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Washington stands out in ‘Joseph and the Amazing Technicolor Dreamcoat’

Jules Becker
Washington stands out in ‘Joseph and the Amazing Technicolor Dreamcoat’

Washington stands out in ‘Joseph and the Amazing Technicolor Dreamcoat’

Thomas Mann wrote “Joseph and His Brothers,” and Kelton Washington is giving show-stopping attention to one of those siblings. Playing Judah in the F.U.D.G.E. Theatre Company revival of “Joseph and the Amazing Technicolor Dreamcoat,” the Boston actor is delivering the title dance in “Benjamin Calypso” with suave and snappy moves that are nothing short of electrifying.

It would be great to say the same of all of his fellow performers. But the energetic revival at the Arsenal Center for the Arts needs more of the consistent and sharp work that Washington and some of his colleagues bring to their singing, dancing and acting.

As the F.U.D.G.E. edition begins, 13 cast members enter as a traveling company—with ostensible spirit and talent—who are about to ignite the show. After all, company artistic director and talented choreographer Joe DeMita, turned the company’s production of “Spring Awakening” into one of the most imaginative and exciting stagings of 2011.

Almost immediately though, one notices some under performed numbers. The traveling company should be as sharp in their singing, dancing and acting as their predecessors in “Spring Awakening.”

Aidan Nevin as Joseph and Alaina Fragoso as Narrator help considerably. Nevin has the right charisma and appeal as Joseph. He sings the pastiche score’s best song “Close Every Door” with affecting vulnerability but he could make it more of the standout number it should be.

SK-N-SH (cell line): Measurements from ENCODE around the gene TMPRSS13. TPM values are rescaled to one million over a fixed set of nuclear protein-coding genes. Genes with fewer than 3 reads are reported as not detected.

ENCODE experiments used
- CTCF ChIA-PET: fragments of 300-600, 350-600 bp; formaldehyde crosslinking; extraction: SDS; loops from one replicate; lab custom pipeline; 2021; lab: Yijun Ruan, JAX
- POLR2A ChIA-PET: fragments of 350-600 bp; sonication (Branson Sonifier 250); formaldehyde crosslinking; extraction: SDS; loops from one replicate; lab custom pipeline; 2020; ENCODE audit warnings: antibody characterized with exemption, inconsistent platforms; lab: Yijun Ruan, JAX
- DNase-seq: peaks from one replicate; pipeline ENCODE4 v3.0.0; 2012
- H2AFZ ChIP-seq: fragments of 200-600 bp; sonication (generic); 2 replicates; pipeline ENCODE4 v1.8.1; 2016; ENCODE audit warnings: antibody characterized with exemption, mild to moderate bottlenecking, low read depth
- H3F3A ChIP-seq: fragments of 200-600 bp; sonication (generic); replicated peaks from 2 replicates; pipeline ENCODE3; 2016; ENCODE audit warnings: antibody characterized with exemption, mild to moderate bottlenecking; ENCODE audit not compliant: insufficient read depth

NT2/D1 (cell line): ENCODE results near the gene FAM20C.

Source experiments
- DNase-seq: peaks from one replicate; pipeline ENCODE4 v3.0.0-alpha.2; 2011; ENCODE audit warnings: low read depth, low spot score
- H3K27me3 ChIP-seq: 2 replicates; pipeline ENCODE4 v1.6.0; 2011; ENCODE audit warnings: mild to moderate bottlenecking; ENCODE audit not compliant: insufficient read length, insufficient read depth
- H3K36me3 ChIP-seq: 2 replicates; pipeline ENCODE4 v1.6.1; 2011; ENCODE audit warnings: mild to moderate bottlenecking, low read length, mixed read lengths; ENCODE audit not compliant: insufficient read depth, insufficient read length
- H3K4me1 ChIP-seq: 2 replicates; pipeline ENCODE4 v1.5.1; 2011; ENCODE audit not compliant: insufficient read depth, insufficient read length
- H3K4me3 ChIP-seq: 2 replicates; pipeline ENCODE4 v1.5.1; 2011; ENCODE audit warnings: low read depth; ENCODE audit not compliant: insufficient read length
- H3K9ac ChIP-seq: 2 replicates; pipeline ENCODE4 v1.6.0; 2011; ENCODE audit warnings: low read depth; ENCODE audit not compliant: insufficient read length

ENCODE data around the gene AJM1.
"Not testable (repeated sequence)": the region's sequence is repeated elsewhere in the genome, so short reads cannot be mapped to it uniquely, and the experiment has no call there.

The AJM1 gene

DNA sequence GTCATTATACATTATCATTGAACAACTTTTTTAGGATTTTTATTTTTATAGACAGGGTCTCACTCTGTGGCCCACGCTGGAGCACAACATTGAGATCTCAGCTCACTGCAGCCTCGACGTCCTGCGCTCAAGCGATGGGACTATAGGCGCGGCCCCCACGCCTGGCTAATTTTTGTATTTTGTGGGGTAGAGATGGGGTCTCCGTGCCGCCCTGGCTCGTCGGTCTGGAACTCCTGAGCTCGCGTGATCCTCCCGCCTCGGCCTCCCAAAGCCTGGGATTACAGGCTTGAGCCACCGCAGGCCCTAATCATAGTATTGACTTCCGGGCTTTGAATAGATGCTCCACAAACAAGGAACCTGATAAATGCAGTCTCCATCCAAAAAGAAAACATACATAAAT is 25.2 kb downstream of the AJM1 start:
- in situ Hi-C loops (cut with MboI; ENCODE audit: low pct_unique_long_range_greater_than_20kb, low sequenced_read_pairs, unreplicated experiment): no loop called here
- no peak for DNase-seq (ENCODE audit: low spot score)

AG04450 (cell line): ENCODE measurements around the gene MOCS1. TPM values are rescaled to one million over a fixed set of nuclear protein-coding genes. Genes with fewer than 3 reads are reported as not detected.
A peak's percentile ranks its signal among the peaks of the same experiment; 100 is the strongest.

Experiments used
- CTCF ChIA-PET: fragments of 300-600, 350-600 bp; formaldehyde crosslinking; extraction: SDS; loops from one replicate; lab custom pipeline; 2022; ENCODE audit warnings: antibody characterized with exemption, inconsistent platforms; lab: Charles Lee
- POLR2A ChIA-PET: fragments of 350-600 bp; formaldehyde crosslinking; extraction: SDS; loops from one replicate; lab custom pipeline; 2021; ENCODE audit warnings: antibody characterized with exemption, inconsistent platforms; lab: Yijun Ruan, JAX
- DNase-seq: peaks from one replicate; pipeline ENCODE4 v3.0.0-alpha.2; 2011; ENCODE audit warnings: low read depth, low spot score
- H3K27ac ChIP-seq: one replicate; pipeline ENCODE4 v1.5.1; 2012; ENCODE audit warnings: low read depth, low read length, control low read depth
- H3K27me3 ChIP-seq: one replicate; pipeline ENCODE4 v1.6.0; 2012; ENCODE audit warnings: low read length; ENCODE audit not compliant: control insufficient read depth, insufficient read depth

Still, Nevin makes a persuasive transition from imprisoned dreamer to Pharoah. Fragoso sings with good feeling and striking resonance as Narrator. She only struggles with a small number of high notes, a challenge which effective musical director Mario Cruz could handle by having this talented performer —who was memorable in “Spring Awakening”— begin some numbers at a lower key.

David Gerrie convinces as Jacob and Joseph’s first Egyptian employee Potiphar. Unfortunately, he proves very disappointing as Pharoah. His attempt at Elvis-like, pelvic gyrations seem half-hearted and certainly not the kind that would make Egyptian groupies swoon. American Idol would dismiss him quickly after a weak delivery of the rock version of the Pharaoh’s dreams about cows and grain.

Best of all is Washington, who brings high energy and style to all of his singing and especially to the calypso during which Judah pleads to spare Benjamin.

The ensemble numbers are uneven. The French cafe number — featuring two amusing puppets as brothers – is much better than an earlier tepid Texas hoedown.

Sharon Kivnik provides Joseph with a properly vivid coat but needs to make the Egyptian outfits more Mediterranean and atmospheric.

Theatergoers should find the F.U.D.G.E. staging a diverting review of the great biblical story.

Musical buffs are likely to enjoy Nevin, Fragoso and especially Washington but much of this offering of “Joseph and the Amazing Technicolor Dreamcoat” needs a richer preparation.

Joseph and the Amazing Technicolor Dreamcoat. F.U.D.G.E.Theatre Company, Arsenal Center for the Arts, through August 4. 617-923-8487.